Travel Flashback: Honduras

For awhile last year, I was posting a look back at past travels every Wednesday. Life got in the way and I stopped doing it, but I figured I’d start back up again. Today’s post is from my trip to Honduras in the spring of 2007. You can find the rest of my travel posts here

In 2007, I made my first (and as of now, my only) foray to Central America, heading on an Alternative Spring Break trip to Honduras. I went with a small group of Michigan students – undergrads and grads alike – to Orocuina, a small town in the south of the country where we spent about a week renovating a school.

The trip was an amazing experience for me, but it’s also one that I’ve become a bit conflicted about as I look back on it. The truth is, in some ways, spring break service trips almost seem “trendy” among college students, and I’ve become a bit leery of the whole “privileged group of white kids goes to help disadvantaged locals” idea. While I know the group I traveled with was made up of well-meaning, compassionate folks, I’m not naive enough to think we changed any lives or altered the course of that school in a permanent way. We did a lot of good work, but ultimately, we were there for only a week, which isn’t nearly enough time to make a big impact. Moreover, I’m certain that I got much more out of the trip than I gave – and to claim otherwise would be disingenuous.

And what exactly was it that I got from the trip? I got to experience a country I had never been to before. I got to meet a lot of warm, welcoming Hondurans who – graciously – only chuckled a bit when I attempted to speak my rusty Spanish with them. I got to try new foods (all our dinners, though simple, were handmade by our local host). I got to make friends with some awesome people from Michigan, a few of whom I still keep in touch with. I got sunburned – frequently. I got to teach a group of Honduran schoolchildren how to play “Red Rover.” I got paint splatters on literally every article of clothing I packed. And – cheesy though it may sound – I got a lot of wonderful memories. Here are snapshots of just a few –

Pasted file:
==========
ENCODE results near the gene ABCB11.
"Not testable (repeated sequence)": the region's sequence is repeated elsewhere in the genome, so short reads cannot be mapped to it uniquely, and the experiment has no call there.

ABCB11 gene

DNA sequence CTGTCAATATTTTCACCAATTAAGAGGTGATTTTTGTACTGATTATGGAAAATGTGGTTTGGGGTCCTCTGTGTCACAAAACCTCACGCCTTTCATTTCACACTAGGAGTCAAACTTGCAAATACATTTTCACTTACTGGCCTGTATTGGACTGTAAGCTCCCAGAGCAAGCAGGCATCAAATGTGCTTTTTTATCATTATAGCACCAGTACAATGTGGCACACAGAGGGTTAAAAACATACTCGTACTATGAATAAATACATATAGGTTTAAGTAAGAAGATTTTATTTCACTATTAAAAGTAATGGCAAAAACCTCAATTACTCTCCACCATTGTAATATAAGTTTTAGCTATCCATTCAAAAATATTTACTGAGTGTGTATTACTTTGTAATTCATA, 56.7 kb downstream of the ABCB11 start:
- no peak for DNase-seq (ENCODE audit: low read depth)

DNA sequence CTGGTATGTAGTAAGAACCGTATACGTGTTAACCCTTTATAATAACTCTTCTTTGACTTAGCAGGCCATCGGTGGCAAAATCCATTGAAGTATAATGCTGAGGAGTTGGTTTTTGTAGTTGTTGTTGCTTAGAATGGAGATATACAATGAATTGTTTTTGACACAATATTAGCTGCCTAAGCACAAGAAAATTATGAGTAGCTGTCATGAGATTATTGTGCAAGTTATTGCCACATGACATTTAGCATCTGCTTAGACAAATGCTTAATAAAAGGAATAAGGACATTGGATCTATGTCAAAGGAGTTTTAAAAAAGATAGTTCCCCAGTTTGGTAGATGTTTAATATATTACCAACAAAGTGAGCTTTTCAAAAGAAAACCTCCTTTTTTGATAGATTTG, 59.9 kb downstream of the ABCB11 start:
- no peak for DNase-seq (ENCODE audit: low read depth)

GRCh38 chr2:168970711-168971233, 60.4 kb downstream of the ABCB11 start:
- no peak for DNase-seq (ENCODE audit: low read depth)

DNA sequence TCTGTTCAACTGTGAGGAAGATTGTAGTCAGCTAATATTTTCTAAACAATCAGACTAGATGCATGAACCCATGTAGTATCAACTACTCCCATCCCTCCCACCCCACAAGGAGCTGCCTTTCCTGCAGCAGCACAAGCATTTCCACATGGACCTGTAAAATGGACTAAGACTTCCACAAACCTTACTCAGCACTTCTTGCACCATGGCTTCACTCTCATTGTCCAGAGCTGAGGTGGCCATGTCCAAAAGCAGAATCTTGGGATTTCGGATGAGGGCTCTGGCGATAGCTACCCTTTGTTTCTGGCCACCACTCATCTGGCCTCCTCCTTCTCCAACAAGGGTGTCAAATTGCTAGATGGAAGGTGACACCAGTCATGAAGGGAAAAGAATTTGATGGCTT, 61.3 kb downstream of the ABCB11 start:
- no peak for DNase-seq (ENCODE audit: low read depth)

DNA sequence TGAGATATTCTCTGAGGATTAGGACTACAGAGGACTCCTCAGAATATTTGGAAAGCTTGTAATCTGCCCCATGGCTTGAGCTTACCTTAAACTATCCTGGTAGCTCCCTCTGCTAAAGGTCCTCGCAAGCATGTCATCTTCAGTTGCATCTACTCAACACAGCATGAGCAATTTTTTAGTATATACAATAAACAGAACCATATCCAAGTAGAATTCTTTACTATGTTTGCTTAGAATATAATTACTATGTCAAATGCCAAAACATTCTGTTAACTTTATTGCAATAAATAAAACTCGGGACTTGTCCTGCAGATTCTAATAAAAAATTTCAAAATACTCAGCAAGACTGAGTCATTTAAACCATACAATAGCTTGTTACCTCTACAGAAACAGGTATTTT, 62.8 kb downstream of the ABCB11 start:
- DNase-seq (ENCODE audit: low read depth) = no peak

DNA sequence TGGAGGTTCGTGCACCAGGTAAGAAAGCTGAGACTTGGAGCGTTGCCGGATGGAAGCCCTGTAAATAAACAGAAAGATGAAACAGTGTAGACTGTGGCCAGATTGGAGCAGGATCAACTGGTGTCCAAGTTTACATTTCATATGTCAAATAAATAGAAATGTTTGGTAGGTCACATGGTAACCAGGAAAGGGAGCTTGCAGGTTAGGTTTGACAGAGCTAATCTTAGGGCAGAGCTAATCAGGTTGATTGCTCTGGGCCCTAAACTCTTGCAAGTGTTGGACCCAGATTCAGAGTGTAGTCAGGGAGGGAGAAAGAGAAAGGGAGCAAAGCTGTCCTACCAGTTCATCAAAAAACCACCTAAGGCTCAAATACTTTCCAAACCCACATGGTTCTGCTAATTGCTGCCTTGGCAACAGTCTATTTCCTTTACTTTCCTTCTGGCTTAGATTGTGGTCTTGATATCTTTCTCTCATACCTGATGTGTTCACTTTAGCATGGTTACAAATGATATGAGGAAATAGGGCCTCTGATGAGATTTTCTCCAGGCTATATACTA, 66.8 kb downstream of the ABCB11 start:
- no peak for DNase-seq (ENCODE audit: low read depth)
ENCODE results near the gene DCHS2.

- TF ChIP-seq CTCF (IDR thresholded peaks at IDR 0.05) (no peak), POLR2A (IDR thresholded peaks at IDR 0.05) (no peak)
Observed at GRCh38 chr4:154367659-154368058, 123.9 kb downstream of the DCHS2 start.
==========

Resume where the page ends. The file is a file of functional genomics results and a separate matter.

First up, leaving for my trip at DTW. Two things strike me about this photo: 1) I was running on about two hours of sleep, and it was 5am, and yet I look surprisingly upbeat and 2) I over-packed by about a mile:




Proof that, from the early days of my travels, I was obsessed with flower photos:



Our lunch on the first day? An entire fish, head and all. I was cool with this set up, but one of my friends was a vegetarian and the look on her face when the plate was set in front of her? Priceless.


A peek at our swanky digs for the week (I still use that Nalgene bottle on the regular):



One of my favorite memories of the trip was this – an afternoon where the girls from our group and the mothers from the town got together and just chatted for awhile. We didn’t talk about anything in particular, but we just listened to their stories about their day-to-day lives and experiences. It was fascinating:


This photo sums up our week in a nutshell – painting and moving bricks:


One evening, we all got a craving for ice cream which, in a small and remote town, isn’t easy to come by. We literally wandered the streets, asking baffled locals for helado, and finally we found it! The ice cream came from a rather sketchy looking establishment and we made a lot of “we might get food poisoning” jokes but…I’m happy to report we survived unscathed:


One afternoon, we finished our work early and took a drive to the nearby countryside, stopping to hike and swim for a bit:


Our living quarters weren’t fancy, and all week, we washed ourselves with water from a gigantic drum. The “shower” area wasn’t well-lit, so it took me a few days to notice the label on our water supply:


(Note: It’s six years later and there have been no noticeable effects from washing myself out of a bin that possibly housed chemicals, so…no harm done?)


Everywhere we went all week, we were followed by mobs of kids. They were so friendly and got very excited whenever our cameras came out – and, inevitably, after the photo was taken, they’d all crowd around the camera and admire the shots of themselves. They were delightful:



And that was my trip to Honduras. One thing about my time there? I barely scratched the surface. While I can’t honestly say it’s high atop my travel priority list, given all the other places I’ve yet to visit, I know there’s much more to discover in Honduras. Maybe someday…

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